Prepping a productive winter garden
Wow, what a summer. If you’re a gardener, your garden this year has been a labor of love. Drought, peppered by random, short-lived downpours and scorching hot days, made this a difficult season.
Soon, our days will grow shorter and cooler, marching slowly toward autumn. Maybe you’re not ready to be done yet. Your green thumb is still a little itchy. Well, I’ve got great news for Virginia growers: gardening doesn’t have to be reserved for the warm months of May through August!
With a little planning, you can grow and harvest fresh veggies all year, and keep your soil healthy for early and easy spring planting.
There are just a few things you need to know before hitting the dirt:
1. When is the first “killing frost”?
2. Which veggies are frost-hardy?
3. When do you need to plant them?
Here in zone 7a, our average first killing frost date is around October 14. This is the date that the frost becomes strong enough to kill tender plants. Generally speaking, you’ll want your fall/winter vegetable garden started well before this date, in August or September. However, gardening hacks such as cold frames and hoop houses can protect those more tender plants through the frost and extend the growing season well into winter. (See sidebar on page 71.)
Since most hobby gardeners stop growing in the fall, it’s not always easy to find garden-ready plants for sale after August.
This means you may have to start from seed. When purchasing veggie seeds for the winter garden, you’ll want to look for the words “hardy” or “frost-tolerant.” These are the varieties especially equipped to handle the cold.
So what exactly can you grow through the colder months?
Some of the most nutrient-packed produce we enjoy thrives with a little frost. Here’s a list:
Brassicas: Veggies in this family such as broccoli, kale, and kohlrabi actually grow better in the fall, and can even survive snow if they’re planted early enough to get established before the really cold weather sets in.
Carrots and their friends (such as radishes & turnips) love a little frost and actually get sweeter, because they naturally produce a surge of sugar to protect themselves from the cold. That means tastier harvests for us!
Peas: This is probably my favorite.
Snow peas and sugar snap peas grow well in the fall garden. Plant new seeds every two weeks for a constant harvest as long as they’ll hold out. Depending on the harshness of our winter, you can plant right through November!
Brussels Sprouts: Like carrots, they actually get sweeter after a frost.
Lettuces and greens: Little leafy guys such as collards, lettuces, mustards, arugula and endive are tender, but given the right conditions they can tolerate the cold and provide a long harvest of healthy veggies. Plant these in cold frames or hoop houses in a sunny location to protect them from the chill, and reseed every few weeks.
Garlic and onions: These can be planted as late as October and November, and love a nice, long growing season. But don’t expect a winter harvest, they’re slow to grow (but worth the wait).
There are some really nice benefits to cold weather gardening. For one, I’m not on my hands and knees in 90 degree weather pulling weeds and plucking cherry tomatoes. But also, there are far fewer pests and diseases to worry about, fewer weeds, and—I hesitate to say this, but—a winter garden requires a bit less work. It also keeps your soil loose and productive so that it’s ready in the spring.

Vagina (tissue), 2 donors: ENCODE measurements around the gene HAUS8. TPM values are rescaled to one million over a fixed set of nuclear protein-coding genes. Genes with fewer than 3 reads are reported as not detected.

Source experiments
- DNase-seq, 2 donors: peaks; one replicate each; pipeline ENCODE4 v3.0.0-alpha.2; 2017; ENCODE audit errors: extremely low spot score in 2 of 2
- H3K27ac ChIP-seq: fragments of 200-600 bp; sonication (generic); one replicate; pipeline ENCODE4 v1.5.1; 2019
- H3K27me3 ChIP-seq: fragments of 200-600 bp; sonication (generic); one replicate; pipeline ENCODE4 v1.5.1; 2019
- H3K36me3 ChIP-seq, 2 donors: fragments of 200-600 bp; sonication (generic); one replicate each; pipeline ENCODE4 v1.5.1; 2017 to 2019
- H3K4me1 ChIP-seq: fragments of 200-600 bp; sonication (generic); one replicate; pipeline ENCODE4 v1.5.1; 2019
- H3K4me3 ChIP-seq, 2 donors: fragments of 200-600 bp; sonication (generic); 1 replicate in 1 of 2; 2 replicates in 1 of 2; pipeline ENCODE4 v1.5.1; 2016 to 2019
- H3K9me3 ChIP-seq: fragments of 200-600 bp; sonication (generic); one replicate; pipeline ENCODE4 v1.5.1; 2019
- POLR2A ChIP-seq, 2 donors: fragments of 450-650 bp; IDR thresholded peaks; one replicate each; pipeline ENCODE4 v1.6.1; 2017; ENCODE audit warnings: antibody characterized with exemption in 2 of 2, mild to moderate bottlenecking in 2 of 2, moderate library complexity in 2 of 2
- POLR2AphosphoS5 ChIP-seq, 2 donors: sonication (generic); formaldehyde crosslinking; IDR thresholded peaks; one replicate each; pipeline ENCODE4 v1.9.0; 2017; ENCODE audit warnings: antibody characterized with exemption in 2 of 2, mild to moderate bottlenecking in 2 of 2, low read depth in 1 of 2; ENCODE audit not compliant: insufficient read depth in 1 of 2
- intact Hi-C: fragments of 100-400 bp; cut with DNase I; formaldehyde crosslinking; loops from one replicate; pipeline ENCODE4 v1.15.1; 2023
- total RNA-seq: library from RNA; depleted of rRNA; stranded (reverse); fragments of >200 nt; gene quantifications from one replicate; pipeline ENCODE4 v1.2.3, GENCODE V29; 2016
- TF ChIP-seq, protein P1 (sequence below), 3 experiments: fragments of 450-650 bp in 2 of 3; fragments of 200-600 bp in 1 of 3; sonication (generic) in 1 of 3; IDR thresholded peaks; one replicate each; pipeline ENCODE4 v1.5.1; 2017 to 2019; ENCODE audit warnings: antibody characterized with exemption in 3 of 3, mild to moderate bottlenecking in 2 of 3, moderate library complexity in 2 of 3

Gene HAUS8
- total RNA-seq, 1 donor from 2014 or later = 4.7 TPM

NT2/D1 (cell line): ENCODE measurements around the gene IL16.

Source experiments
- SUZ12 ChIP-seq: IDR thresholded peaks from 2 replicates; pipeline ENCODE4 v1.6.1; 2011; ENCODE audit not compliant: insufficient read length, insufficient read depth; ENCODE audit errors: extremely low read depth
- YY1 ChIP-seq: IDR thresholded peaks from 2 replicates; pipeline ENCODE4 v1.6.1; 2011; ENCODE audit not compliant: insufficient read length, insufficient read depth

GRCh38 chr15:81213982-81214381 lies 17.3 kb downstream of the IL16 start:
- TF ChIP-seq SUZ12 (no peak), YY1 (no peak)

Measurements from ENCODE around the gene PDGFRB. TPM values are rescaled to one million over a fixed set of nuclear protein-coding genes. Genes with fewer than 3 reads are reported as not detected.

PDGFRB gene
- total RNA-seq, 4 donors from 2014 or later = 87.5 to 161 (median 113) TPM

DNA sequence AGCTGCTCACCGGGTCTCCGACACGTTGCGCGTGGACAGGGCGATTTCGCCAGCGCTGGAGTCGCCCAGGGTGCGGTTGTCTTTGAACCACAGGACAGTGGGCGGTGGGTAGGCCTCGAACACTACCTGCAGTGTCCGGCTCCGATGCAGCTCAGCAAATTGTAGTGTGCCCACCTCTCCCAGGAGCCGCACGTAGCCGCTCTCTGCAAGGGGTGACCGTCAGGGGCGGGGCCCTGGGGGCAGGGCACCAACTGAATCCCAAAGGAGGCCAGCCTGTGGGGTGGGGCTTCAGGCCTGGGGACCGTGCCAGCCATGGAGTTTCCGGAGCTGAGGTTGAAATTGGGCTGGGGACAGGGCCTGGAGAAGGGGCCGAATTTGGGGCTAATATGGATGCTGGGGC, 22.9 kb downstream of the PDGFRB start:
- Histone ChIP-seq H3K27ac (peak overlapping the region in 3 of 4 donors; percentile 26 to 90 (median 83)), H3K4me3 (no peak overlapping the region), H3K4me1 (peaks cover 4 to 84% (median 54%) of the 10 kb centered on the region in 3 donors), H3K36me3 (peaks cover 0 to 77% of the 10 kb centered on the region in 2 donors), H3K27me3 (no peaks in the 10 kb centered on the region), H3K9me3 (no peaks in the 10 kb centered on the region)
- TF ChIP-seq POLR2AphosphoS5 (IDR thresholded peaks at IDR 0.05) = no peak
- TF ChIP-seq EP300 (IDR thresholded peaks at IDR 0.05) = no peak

Winter gardening is fun and experimental, because our winters are a little unpredictable. I love trying new things to see what can survive.
How to Extend the Season withCold Frames
A cold frame, defined: A cold frame is a shelter from frost that uses sunlight to maintain warmth and moisture for your veggies. You can spend a lot of money on cold frames, but they don’t have to be fancy or expensive at all.
I use my collection of old windows—which can be found everywhere on the internet for cheap and sometimes free—and whatever I have laying around my yard to construct cold frames.
If you have good sunlight on a particular side of your house, you can even use your wall as the fourth wall for your cold frame. I build a little box, usually out of wood or hay bales, and then I place a window on top of it. I like my window to have a little angle to it in order to capture the most sunlight. You can find plans for cold frames online. The more airtight and sealed, the warmer the temperature will remain inside.
Why they work
Cold frames allow you to harvest longer, and even plant later, in the season. They keep the soil warm and they keep ice off of tender leaves. For most of the list of vegetables I mentioned, you’ll want to get them planted no later than the end of September, especially the tender ones like greens. But if you use a cold frame, you can plant continuously much later into the season.
For example, carrots like a good frost, but they (like most vegetables) can’t survive extreme low temperatures or constant freezing. So after the first fall frost, or once it starts to get consistently cold outside, you can plant your next carrot harvest into cold frames. I succession-plant carrots and greens all winter long in my cold frames. They get a little slower to mature in the cold, but planting every week or two gives me a nice consistent harvest.
One thing to remember about cold frames is that on warmer days, you’ll want to crack the top open a bit to allow some air flow and moisture reduction. Then close them overnight and on those bitter cold days.